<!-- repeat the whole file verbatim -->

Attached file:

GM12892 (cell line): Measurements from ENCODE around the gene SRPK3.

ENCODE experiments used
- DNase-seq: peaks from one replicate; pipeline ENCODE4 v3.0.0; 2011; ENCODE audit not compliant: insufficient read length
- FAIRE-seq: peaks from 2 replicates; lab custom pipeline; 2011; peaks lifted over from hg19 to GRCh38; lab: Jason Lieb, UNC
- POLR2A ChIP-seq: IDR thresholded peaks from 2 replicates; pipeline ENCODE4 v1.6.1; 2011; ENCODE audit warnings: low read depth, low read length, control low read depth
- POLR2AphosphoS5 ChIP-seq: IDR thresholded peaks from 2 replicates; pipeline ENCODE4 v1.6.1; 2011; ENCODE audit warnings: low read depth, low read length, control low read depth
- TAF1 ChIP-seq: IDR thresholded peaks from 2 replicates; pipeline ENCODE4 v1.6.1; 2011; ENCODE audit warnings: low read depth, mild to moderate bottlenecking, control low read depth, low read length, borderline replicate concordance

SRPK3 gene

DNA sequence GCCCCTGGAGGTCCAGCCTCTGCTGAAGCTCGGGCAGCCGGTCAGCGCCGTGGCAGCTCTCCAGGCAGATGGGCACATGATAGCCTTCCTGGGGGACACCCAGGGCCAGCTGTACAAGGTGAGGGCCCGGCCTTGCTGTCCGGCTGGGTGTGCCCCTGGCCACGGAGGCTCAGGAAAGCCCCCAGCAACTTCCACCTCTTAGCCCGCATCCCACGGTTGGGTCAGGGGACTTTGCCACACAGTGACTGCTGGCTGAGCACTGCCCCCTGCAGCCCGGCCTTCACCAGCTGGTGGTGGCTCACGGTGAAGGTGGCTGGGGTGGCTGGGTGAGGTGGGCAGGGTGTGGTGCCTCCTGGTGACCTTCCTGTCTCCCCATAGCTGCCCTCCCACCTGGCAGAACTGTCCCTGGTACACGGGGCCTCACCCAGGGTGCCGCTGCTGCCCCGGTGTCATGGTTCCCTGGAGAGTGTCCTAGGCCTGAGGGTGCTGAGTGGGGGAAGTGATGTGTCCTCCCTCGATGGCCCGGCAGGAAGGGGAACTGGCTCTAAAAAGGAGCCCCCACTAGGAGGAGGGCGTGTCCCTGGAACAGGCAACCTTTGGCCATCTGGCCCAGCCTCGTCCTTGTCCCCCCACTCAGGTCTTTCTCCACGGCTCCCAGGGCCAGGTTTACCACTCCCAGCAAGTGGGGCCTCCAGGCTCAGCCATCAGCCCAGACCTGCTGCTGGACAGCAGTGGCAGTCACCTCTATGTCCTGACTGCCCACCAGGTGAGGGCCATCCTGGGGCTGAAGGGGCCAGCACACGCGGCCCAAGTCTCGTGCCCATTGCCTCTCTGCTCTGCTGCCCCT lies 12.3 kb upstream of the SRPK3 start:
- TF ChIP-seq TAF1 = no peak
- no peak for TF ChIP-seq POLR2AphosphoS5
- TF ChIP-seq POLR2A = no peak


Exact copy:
GM12892 (cell line): Measurements from ENCODE around the gene SRPK3.

ENCODE experiments used
- DNase-seq: peaks from one replicate; pipeline ENCODE4 v3.0.0; 2011; ENCODE audit not compliant: insufficient read length
- FAIRE-seq: peaks from 2 replicates; lab custom pipeline; 2011; peaks lifted over from hg19 to GRCh38; lab: Jason Lieb, UNC
- POLR2A ChIP-seq: IDR thresholded peaks from 2 replicates; pipeline ENCODE4 v1.6.1; 2011; ENCODE audit warnings: low read depth, low read length, control low read depth
- POLR2AphosphoS5 ChIP-seq: IDR thresholded peaks from 2 replicates; pipeline ENCODE4 v1.6.1; 2011; ENCODE audit warnings: low read depth, low read length, control low read depth
- TAF1 ChIP-seq: IDR thresholded peaks from 2 replicates; pipeline ENCODE4 v1.6.1; 2011; ENCODE audit warnings: low read depth, mild to moderate bottlenecking, control low read depth, low read length, borderline replicate concordance

SRPK3 gene

DNA sequence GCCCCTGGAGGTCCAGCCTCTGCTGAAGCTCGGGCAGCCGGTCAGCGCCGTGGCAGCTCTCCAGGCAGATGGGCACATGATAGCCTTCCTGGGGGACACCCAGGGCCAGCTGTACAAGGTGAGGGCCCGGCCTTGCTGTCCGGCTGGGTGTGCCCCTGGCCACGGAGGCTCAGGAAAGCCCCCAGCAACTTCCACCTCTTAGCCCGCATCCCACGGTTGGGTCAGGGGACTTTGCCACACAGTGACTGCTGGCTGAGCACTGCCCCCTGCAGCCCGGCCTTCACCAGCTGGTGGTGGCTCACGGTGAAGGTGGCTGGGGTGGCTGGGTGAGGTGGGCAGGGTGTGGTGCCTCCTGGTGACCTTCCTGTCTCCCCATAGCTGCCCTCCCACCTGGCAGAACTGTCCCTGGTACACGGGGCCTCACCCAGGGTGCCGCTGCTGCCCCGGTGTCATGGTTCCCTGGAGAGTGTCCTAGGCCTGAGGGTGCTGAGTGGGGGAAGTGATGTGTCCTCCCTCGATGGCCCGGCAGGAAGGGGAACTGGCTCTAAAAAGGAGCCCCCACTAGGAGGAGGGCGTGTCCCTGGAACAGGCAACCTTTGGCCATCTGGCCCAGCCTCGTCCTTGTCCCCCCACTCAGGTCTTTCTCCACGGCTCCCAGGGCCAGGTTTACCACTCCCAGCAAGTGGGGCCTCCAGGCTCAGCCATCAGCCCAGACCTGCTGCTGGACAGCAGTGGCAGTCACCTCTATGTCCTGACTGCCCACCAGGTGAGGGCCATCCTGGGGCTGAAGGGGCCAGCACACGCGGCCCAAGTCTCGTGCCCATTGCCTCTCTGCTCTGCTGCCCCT lies 12.3 kb upstream of the SRPK3 start:
- TF ChIP-seq TAF1 = no peak
- no peak for TF ChIP-seq POLR2AphosphoS5
- TF ChIP-seq POLR2A = no peak